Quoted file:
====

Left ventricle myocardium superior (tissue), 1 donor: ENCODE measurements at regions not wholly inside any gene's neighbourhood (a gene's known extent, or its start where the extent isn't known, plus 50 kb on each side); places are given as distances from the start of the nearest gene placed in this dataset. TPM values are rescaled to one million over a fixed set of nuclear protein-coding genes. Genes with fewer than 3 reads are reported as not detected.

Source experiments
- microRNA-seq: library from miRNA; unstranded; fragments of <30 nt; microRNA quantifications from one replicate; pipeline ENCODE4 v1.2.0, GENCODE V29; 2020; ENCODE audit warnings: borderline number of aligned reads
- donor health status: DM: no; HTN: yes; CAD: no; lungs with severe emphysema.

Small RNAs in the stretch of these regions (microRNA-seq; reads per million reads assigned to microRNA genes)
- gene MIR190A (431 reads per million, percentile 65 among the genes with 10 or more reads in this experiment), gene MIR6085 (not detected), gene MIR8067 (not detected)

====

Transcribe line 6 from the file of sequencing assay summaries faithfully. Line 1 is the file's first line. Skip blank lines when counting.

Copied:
- gene MIR190A (431 reads per million, percentile 65 among the genes with 10 or more reads in this experiment), gene MIR6085 (not detected), gene MIR8067 (not detected)